The Job Seeker "Fantasy" and How to Make it Come True
By Marty Nemko
So many of my clients hate job searching. They say things like, “I’d love it if all I had to do was show up for the interviews.”
Here’s how to turn that fantasy into reality.
1. Create a list of the persons in charge of hiring at your 25 most desired employers.
To get the names of the organizations, use the Yellow Pages to identify local businesses, online directories such as Business.com to find national ones. Or get help from the business reference librarian at a major local public library.
To get the names of the hiring manager, check that employer’s Web site. If that fails, call the organization’s main number. Sometimes, you have to deal with the receptionist or if you’re luckier, there’s a company directory of departments. In either case, when you get to talk with a person, say, “Hi. I need the correct spelling of the name of the person in charge of hiring accountants (or whatever)” After you get it, say, “And what’s his/her actual title? When you get that, ask, “By the way, what is his/her direct dial phone number?” After you get that, ask, “Oh, and what’s his/her email address?” If the receptionist won’t give you all the information, hang up and dial an extension at random. The person answering the phone usually doesn’t have gatekeeper responsibility but has an employee directory handy.
If you need more information, google the person’s name along with that employer and the word “email” and the area code in which the business is located, so for example: [“Mary Terwilliger” “Chief Financial Officer” “Ace Widget” 202.] Note that I enclosed phrases in quotes so Google knows to look for it only as a phrase.
2. Find someone to be your agent. This person should be good on the phone, perhaps a career counselor, perhaps a friend, if necessary, a sales-oriented or acting-oriented person you hire by advertising, perhaps on craigslist.org. (Tip: Place the ad in the “Gigs” rather than “Jobs” section of Craiglist. Ads in that section are free. In the “Jobs” section, they’re $75.)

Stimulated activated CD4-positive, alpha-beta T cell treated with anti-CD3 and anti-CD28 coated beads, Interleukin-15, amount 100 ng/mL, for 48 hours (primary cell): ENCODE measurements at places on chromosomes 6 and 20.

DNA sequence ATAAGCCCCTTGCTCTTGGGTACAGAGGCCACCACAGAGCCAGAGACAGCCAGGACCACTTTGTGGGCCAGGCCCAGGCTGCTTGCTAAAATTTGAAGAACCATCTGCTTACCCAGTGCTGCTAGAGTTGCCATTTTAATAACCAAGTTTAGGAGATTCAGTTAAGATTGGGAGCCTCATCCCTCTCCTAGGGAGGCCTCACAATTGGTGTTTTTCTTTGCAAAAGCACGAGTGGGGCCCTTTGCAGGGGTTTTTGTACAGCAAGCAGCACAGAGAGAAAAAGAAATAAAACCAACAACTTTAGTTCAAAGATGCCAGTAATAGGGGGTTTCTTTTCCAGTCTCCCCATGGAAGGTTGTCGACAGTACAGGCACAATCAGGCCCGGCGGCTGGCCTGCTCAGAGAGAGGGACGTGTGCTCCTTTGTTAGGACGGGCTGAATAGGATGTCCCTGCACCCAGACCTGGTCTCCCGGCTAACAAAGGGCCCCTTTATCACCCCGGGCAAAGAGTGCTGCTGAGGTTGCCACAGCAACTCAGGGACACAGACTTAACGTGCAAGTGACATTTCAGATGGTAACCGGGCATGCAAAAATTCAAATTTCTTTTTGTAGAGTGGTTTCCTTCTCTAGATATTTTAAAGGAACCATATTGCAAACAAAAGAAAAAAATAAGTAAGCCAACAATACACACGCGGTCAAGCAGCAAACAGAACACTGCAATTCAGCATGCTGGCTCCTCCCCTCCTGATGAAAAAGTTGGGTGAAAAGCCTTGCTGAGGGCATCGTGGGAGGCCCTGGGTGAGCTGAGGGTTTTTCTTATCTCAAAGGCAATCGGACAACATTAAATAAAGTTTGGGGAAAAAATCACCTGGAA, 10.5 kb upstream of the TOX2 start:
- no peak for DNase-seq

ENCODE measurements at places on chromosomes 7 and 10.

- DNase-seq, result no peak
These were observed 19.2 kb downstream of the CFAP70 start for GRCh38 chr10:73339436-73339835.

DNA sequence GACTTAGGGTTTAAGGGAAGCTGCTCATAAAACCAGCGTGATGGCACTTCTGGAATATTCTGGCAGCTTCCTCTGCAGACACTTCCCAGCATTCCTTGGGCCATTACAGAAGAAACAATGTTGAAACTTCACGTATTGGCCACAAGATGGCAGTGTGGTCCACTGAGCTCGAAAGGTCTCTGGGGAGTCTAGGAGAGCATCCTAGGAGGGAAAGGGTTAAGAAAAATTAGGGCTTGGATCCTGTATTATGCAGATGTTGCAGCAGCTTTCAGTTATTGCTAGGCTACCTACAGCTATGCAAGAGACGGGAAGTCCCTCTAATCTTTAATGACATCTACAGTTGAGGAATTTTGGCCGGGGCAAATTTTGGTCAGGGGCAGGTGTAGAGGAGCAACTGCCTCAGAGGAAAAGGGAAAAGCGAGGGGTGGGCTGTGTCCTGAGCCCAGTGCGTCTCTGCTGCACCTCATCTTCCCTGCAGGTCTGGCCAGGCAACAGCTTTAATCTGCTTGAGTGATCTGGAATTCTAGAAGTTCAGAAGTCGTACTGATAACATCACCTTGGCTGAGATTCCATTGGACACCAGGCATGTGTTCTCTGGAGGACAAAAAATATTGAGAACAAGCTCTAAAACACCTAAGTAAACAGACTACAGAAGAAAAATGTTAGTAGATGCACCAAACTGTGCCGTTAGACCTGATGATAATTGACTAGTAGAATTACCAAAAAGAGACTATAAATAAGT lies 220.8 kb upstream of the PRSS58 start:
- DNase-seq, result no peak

Many career counselors will be reluctant to be your agent because it’s unconventional, but if you show the suggested script below and persuade that you would be a good employee, they might see the wisdom of your request. Also, explain (if true) that you are scared of and bad at cold calling, but have read that it’s an effective way to land a job.
Here’s a sample script:
“Hi, my name is Mary Jones. I’m a career counselor who’s working with a client I really like named (insert your name.) He is a good employee but he’s shy about making those direct contacts that are so important in landing a job so I’m doing a little advance work for him. He’s a public accountant with Sarbanes-Oxley experience. He appears to have a good work ethic and is a nice guy. I’m wondering if you’d be willing to meet with him, to see if perhaps he might be of help to you, or even to offer him some advice as to where he should turn?”Turn your “agent” loose with the list of 25 employers, your resume, and dates and times you’re available to be interviewed, and chances are, you’ll soon find yourself with at least one interview. Then, it’s up to you.
© Marty Nemko 2004-2013. Usage Rights